You can read an excellent roundup of tributes to Andrew Sarris here, and I particularly like this vigorous defense of auteurism by The New Yorker's Richard Brody. (The opposing comments are worth reading too.)
If auteurism were nothing other than the recognition of arcane patterns across a director’s body of work, it would have had a short and obscure run. But in fact, its power comes from its inspiration of artists. Wes Anderson described his primordial auteurist experience when I interviewed him for a Profile that ran in the magazine in 2009. His family’s Betamax tapes of Alfred Hitchcock’s films, “with an orange-colored box for ‘Vertigo’ and a blue one for ‘Rear Window’ and a beige one for ‘The Man Who Knew Too Much,’ ” was a central experience for him as a child:
"Watching those, you know, the name of the director was right there on the front, you were conscious that this guy was a movie artist, it wasn’t an actor and you weren’t reading about how they built the robots or something like that, instead it was some guy whose thing is making images and sounds and things to tell the story."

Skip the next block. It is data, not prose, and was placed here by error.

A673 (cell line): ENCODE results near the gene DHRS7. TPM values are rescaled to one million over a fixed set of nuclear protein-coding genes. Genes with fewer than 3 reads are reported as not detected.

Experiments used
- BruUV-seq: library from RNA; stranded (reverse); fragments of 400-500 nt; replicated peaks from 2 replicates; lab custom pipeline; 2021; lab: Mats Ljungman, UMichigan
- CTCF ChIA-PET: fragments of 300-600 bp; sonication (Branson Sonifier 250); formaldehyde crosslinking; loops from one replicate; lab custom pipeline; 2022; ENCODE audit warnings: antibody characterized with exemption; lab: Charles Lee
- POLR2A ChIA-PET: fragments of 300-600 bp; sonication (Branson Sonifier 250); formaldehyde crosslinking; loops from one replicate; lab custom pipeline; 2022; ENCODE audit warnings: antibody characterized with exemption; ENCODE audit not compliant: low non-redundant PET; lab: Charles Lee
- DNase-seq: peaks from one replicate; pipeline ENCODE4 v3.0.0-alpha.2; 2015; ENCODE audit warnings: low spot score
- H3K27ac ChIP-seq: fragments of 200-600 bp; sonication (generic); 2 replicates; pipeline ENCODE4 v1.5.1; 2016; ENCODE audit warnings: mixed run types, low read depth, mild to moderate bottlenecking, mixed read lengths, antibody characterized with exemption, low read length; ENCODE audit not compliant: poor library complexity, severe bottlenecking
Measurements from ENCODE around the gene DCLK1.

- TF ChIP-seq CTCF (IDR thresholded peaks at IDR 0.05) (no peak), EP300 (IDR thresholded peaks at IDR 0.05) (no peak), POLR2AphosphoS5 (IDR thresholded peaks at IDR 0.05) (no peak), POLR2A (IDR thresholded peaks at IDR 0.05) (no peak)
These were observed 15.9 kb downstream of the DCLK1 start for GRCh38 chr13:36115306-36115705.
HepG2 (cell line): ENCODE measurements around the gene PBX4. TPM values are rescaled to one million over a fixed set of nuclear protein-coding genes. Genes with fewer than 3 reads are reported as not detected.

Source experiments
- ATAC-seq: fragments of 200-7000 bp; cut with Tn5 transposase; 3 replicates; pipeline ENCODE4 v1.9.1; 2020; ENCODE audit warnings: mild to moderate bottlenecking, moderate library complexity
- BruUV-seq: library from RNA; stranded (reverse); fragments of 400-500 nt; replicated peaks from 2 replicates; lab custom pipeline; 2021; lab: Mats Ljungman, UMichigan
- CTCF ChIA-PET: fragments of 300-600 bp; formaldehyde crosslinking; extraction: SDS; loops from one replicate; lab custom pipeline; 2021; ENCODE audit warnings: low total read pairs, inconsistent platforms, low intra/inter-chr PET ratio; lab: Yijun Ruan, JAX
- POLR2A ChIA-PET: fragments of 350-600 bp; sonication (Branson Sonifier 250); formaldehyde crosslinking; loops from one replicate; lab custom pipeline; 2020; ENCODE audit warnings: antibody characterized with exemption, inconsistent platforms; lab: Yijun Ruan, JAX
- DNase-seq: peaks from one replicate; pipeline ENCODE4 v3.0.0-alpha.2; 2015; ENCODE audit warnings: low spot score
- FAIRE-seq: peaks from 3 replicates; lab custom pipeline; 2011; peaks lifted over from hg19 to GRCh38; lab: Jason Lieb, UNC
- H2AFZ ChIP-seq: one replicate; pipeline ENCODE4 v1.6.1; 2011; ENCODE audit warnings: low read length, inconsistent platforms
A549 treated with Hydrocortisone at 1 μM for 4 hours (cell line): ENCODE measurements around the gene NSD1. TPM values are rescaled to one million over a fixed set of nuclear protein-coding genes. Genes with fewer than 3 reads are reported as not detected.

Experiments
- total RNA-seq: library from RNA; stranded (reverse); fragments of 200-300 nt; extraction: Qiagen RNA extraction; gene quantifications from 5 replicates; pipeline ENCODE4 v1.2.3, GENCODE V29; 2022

Auteurism is the mode of criticism through which burgeoning directors identify those established filmmakers in whom they see themselves—and the future of the art form—reflected. It isn’t a matter of seeing patterns but of seeing directors (as if present and holding forth on the other side of the screen) and identifying with them—not by self-abnegation but by elective affinity and imaginative sympathy.